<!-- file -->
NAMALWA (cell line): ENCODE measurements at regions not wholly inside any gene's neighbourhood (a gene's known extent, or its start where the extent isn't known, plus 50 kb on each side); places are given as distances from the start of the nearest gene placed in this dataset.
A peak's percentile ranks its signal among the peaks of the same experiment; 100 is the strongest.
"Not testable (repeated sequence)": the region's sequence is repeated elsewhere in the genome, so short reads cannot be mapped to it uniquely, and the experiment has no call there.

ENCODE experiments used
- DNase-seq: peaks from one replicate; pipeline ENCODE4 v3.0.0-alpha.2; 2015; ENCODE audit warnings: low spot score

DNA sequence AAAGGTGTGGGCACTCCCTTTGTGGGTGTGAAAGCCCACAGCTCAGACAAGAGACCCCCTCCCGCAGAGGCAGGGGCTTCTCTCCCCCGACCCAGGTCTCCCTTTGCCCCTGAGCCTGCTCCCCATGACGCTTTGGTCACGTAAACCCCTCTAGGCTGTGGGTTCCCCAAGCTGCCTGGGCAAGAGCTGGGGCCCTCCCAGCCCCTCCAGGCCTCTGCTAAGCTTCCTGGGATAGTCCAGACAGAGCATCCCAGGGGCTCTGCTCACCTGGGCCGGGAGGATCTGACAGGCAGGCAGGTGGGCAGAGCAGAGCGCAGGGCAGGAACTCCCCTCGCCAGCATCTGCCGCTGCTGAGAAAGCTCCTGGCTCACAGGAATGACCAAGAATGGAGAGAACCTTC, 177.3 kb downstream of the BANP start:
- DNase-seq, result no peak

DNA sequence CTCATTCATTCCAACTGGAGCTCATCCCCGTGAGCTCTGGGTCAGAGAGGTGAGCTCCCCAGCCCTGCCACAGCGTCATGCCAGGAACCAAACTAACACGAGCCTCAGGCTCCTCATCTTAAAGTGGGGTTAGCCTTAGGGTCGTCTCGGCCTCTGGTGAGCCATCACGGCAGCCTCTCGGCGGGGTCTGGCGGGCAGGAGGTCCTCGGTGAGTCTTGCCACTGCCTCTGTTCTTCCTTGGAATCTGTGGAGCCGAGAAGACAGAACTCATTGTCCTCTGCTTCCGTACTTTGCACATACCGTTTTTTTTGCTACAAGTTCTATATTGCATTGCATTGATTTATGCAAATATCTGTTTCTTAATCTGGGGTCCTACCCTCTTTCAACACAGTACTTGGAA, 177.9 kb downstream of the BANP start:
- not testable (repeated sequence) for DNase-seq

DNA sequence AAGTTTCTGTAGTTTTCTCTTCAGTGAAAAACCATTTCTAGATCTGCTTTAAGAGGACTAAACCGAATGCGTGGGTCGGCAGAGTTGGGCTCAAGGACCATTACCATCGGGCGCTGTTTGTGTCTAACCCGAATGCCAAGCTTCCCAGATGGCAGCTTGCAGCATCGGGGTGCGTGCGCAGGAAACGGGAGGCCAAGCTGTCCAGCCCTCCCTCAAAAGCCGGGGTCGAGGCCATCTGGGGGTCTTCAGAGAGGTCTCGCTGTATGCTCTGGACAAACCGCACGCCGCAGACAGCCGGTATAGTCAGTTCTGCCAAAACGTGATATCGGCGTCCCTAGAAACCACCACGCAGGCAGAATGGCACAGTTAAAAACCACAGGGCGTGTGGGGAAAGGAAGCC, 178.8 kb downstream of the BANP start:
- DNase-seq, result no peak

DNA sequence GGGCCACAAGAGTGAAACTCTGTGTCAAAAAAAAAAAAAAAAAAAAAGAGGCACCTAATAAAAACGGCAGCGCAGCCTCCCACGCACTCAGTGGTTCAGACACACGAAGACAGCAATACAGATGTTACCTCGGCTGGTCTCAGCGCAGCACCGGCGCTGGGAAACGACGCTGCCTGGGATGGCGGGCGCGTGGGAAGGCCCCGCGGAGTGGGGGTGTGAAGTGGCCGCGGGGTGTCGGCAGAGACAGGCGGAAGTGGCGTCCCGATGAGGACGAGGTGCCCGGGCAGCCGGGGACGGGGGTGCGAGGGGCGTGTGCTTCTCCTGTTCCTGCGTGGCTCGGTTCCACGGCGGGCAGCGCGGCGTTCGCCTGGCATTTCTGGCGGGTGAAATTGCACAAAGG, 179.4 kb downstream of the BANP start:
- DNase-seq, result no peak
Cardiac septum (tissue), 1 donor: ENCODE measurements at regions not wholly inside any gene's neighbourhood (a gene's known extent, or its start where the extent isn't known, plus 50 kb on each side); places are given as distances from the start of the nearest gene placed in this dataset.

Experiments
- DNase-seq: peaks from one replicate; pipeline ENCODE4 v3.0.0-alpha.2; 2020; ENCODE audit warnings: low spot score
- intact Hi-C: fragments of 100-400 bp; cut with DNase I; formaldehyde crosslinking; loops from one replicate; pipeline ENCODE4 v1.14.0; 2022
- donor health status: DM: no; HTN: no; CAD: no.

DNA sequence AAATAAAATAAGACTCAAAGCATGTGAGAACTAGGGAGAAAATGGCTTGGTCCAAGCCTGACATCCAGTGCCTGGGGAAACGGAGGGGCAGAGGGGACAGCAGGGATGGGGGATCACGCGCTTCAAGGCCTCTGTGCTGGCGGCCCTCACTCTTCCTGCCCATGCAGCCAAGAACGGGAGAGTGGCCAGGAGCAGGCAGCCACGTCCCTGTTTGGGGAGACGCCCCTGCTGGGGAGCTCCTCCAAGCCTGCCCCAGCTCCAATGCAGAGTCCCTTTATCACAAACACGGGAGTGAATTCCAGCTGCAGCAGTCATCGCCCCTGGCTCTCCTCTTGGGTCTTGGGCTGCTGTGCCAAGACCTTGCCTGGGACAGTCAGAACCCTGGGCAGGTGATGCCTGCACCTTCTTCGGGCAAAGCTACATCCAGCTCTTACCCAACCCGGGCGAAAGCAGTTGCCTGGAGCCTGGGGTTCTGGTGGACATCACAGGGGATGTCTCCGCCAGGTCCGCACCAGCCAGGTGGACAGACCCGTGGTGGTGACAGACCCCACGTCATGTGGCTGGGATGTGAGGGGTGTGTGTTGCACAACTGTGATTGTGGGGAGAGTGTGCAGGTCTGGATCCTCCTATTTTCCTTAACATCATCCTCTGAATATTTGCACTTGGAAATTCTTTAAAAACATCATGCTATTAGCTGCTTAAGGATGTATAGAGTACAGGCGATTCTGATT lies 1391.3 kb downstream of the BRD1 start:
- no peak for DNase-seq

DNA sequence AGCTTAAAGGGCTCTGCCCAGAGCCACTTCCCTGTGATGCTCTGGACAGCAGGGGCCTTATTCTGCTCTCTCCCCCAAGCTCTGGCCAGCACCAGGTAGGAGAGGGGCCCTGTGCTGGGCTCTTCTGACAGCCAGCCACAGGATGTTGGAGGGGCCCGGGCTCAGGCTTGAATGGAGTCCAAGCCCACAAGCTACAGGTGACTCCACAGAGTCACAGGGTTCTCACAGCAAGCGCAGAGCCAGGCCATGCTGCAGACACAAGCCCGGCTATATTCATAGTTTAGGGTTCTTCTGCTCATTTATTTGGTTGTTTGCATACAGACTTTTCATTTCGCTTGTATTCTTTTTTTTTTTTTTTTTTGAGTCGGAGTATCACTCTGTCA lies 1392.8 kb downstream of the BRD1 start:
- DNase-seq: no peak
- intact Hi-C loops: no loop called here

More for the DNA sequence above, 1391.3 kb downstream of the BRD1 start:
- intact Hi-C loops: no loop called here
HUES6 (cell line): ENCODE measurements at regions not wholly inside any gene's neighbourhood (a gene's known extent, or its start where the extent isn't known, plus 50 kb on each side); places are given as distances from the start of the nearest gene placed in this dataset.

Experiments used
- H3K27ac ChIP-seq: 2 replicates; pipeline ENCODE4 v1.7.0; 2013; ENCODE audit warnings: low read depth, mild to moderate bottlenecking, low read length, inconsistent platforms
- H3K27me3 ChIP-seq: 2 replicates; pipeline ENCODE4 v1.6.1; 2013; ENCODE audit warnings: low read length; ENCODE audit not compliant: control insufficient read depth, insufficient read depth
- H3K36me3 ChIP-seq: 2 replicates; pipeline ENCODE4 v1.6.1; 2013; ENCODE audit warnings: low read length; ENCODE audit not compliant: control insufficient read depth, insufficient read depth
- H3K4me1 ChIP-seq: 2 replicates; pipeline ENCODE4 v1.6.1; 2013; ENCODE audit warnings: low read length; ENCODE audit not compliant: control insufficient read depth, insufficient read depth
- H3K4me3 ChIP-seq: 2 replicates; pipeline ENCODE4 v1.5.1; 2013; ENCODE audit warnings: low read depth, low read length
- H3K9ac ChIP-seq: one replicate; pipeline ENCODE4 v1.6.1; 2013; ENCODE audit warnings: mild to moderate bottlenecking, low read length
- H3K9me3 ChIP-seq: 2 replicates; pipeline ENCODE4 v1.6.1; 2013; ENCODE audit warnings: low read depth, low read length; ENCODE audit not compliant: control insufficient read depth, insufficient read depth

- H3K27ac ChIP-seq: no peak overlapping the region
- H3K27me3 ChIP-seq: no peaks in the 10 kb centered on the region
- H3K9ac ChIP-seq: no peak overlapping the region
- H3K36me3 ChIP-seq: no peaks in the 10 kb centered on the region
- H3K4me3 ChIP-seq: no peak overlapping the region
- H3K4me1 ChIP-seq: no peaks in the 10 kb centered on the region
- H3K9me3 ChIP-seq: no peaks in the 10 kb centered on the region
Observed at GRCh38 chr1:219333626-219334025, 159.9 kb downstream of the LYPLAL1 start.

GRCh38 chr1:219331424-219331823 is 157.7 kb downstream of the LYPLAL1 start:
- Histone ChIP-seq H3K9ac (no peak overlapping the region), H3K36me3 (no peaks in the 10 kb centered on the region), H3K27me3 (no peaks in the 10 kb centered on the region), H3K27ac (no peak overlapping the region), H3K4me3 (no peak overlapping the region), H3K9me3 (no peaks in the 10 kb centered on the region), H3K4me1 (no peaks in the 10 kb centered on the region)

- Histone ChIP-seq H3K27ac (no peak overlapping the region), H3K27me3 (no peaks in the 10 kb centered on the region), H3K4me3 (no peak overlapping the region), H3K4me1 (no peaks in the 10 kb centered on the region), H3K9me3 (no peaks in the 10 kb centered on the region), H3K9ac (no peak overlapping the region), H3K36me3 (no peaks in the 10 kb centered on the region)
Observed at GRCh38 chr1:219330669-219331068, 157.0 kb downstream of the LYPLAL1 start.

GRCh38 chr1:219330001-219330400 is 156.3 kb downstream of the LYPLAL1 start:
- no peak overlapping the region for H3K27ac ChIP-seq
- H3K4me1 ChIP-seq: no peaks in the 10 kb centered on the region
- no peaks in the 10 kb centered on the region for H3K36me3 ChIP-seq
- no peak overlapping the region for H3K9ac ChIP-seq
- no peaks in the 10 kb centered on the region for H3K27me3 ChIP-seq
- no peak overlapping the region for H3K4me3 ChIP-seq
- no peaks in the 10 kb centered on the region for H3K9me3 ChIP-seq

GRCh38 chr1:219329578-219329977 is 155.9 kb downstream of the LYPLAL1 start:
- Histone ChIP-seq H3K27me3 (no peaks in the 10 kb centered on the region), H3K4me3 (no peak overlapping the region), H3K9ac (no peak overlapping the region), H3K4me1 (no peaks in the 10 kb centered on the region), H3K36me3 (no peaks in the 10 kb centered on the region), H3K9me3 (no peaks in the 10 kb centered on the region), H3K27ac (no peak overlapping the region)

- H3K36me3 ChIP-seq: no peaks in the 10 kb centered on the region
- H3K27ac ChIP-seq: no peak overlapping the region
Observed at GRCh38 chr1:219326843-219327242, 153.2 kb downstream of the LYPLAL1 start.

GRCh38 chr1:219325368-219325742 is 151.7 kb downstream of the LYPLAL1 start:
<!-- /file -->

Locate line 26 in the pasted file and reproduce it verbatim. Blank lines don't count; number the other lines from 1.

HUES6 (cell line): ENCODE measurements at regions not wholly inside any gene's neighbourhood (a gene's known extent, or its start where the extent isn't known, plus 50 kb on each side); places are given as distances from the start of the nearest gene placed in this dataset.